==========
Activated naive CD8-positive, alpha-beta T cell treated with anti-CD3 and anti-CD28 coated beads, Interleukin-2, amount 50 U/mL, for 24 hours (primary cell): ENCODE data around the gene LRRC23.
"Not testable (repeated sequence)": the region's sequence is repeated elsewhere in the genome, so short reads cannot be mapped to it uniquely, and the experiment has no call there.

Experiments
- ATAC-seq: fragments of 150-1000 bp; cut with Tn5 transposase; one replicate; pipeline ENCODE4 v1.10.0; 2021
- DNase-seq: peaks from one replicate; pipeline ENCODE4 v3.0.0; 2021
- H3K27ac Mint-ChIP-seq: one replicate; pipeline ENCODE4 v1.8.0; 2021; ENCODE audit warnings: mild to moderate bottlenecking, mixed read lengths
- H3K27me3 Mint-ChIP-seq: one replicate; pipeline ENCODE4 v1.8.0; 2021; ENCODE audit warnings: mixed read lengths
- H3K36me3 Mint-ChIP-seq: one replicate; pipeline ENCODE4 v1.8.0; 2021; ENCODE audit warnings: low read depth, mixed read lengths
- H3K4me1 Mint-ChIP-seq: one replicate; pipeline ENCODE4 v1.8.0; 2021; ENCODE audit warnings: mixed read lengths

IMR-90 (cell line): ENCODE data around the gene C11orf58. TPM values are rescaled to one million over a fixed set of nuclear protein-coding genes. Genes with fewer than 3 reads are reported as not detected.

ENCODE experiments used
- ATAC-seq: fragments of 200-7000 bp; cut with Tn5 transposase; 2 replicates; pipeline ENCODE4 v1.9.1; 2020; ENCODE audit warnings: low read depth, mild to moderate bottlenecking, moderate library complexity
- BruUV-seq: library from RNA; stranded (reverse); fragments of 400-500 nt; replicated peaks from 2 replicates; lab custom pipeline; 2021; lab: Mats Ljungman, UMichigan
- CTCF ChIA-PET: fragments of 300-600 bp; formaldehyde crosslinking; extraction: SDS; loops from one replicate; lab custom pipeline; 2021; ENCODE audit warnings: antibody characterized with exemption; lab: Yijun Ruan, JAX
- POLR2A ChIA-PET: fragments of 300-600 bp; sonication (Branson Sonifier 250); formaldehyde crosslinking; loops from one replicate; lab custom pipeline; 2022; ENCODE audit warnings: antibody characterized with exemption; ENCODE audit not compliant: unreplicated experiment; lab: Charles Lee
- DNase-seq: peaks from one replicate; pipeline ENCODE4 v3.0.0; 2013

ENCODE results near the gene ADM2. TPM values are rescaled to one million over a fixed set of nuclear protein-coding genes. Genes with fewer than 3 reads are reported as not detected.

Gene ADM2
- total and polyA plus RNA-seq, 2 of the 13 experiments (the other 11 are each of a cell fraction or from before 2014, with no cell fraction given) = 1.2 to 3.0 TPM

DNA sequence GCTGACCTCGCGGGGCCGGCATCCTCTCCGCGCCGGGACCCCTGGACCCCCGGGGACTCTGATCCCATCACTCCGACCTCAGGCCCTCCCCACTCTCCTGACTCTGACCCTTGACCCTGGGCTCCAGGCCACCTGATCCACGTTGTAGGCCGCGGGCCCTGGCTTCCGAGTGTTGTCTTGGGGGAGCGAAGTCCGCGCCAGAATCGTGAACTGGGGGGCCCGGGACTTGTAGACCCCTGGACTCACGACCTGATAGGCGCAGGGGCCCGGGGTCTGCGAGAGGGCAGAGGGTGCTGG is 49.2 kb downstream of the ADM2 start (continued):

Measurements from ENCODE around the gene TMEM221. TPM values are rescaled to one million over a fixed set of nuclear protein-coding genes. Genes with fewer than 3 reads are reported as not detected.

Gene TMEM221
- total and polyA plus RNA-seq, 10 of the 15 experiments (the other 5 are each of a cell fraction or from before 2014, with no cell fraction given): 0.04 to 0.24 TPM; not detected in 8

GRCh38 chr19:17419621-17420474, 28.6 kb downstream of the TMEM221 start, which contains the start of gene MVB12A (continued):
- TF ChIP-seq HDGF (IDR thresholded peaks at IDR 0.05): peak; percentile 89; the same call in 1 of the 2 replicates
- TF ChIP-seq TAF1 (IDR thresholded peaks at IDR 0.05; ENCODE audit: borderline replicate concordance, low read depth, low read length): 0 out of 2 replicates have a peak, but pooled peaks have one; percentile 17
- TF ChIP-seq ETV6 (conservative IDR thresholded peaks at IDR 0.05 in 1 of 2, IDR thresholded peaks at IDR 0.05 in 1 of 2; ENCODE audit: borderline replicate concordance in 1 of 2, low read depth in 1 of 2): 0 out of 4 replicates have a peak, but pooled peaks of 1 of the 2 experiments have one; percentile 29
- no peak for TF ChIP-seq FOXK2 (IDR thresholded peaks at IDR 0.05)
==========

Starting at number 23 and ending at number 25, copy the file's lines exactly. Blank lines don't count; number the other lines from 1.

- total and polyA plus RNA-seq, 10 of the 15 experiments (the other 5 are each of a cell fraction or from before 2014, with no cell fraction given): 0.04 to 0.24 TPM; not detected in 8

GRCh38 chr19:17419621-17420474, 28.6 kb downstream of the TMEM221 start, which contains the start of gene MVB12A (continued):
- TF ChIP-seq HDGF (IDR thresholded peaks at IDR 0.05): peak; percentile 89; the same call in 1 of the 2 replicates